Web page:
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What to Do If Your Home Floods While You’re Away

There will most likely come a time where you have to leave your home for more than a day at a time. Staying somewhere else overnight can be stressful as a homeowner—what happens if something goes wrong and you’re not there to immediately respond to it? What can start as a small problem could quickly turn into a catastrophe that takes an incredible amount of time and money to fix, and nobody wants to deal with that.

However, leaving your home shouldn’t be a source of stress. While you can’t really predict if something serious can happen, you can prepare for it and have some emergency steps and plans in place that allow you to respond quickly and get back to your life as usual. On this blog, we’ll explain aa few of those steps you can take in order to better protect your home from an unexpected flood while you’re away.

What Causes Floods?

Florida is no stranger to floods, and every flood we have generally come from one of two sources. The first is natural causes. Our weather may be beautiful for much of the year, but hurricanes can bring high surf with even higher winds that cause flooding from rivers and the sea alike. Tropical storms are also a distinct possibility. In general, severe weather in Florida usually means at least a moderate chance of floods.

The second source is non-natural causes, and that includes things like burst pipes, failed plumbing systems, or broken water mains. These issues are not unique to Florida, and in fact they can happen just about anywhere else as well. However, unlike natural flooding, these things cannot be predicted. While a leak detection service may be able to help you spot a weak point or slow leak in your plumbing lines, sudden bursting is often the result of either an accident or a simple material failure that is downright impossible to spot ahead of time. Likewise, these man-made floods tend to be smaller in scope than their natural counterparts, but that doesn’t make them any less damaging.

Stopping Flood Damage

The first step to preparing for any type of flood is to develop a plan for preventing and halting any flood damage. Prevention is your best friend in this battle. For example, if you know a hurricane or serious storm is coming and you’re going to have to evacuate, use sandbags or another method to build a barrier between flooded streets and your property line. If water accumulates, this barrier could help you keep water from reaching your home and damaging your foundation or sneaking in through cracks like your doors and windows. Putting plywood planks over your windows or closing and locking storm shutters can also keep floodwaters out by protecting your windows from damage due to debris impact or simply high wind pressure.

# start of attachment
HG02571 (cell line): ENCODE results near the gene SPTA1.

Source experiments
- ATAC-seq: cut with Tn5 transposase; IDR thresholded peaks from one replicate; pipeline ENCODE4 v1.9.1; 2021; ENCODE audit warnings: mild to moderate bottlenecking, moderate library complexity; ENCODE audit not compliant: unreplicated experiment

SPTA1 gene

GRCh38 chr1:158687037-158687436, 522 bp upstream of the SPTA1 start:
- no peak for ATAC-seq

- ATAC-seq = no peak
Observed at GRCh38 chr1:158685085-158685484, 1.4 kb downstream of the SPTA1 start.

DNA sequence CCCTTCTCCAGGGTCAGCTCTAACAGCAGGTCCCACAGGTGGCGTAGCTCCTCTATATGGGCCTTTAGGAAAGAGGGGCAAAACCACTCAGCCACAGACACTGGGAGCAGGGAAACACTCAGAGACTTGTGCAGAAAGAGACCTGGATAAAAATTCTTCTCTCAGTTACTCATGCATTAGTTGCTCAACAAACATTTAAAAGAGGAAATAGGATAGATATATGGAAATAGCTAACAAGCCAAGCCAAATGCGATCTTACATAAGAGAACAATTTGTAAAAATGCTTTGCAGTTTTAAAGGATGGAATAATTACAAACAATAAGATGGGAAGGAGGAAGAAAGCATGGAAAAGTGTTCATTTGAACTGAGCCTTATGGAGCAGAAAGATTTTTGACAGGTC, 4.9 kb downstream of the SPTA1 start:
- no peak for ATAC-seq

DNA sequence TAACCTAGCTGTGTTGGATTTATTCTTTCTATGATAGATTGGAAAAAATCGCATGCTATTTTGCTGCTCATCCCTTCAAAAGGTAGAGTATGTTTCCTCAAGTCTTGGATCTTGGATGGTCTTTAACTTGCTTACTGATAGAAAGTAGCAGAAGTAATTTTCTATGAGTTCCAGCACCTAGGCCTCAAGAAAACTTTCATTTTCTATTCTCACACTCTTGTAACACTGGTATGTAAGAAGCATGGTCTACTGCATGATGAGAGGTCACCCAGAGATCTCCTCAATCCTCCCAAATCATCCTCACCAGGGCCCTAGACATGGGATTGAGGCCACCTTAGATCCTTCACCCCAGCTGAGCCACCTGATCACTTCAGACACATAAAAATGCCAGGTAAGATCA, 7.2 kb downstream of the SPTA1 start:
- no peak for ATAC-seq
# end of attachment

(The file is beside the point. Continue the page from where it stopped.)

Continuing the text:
Another thing you can do to protect yourself from plumbing failures is to install a smart shutoff valve. These modern plumbing devices install just inside your water meter and can completely shut off all water to your home with the touch of a button on your smartphone. Many also offer leak detection capabilities, and can alert you to the presence of even a small leak so you can potentially prevent any and all serious damage.

What to Do Before You Go

So what plans should you have in place to protect yourself and your home from flooding? First and foremost, you should make sure that you have your most important records and documents in a safe and secure place. For this we, strongly recommend having copies of nearly everything, including property deeds, vehicle titles, birth certificates, social security cards, financial records, and other proof of ownership, stored in a fireproof lockbox somewhere in your attic or in a high-up place in your home. Don’t keep these things on the ground floor—this area will flood the fastest. It’s exceedingly rare that your attic will flood, so these things will be much safer here. If you’re evacuating due to a storm, take this box with you.

Second, choose a trusted friend or neighbor and let them know you’ll be heading out of town. Even if you don’t actually need a house sitter for pets or plants, leaving them a key and having them stop by every couple of days or so just to check on your place will do wonders for your peace of mind.

What to Do When You Learn of a Flood

If you hear that your home has sustained flood damage, the first thing you should do is immediately call your utility company and have them shut off your water connection. If your home is currently being battered by a storm, there likely isn’t anything your utility company can do at the time. However, if your issue is plumbing-related, this could stop the water from pouring in and continuing to damage your home. The quicker you’re able to stop the water flow, the better.

Second, if you have someone watching your home, have them open a door or window and give the water some way to escape. You’ll want to start drying out the impacted area as soon as possible, and this could make the difference between a quick restoration and the stress of dealing with mold growth.

Finally, you’ll also want to alert your home insurance company of the problem. File a claim right away, but let them know you are away from home so you won’t be able to complete any of the paperwork or tasks they might need from you until you return.

Has your home sustained serious flood damage? Get help from the skilled home restoration team at FP Property Restoration! Dial (888) 408-2335 today to get started.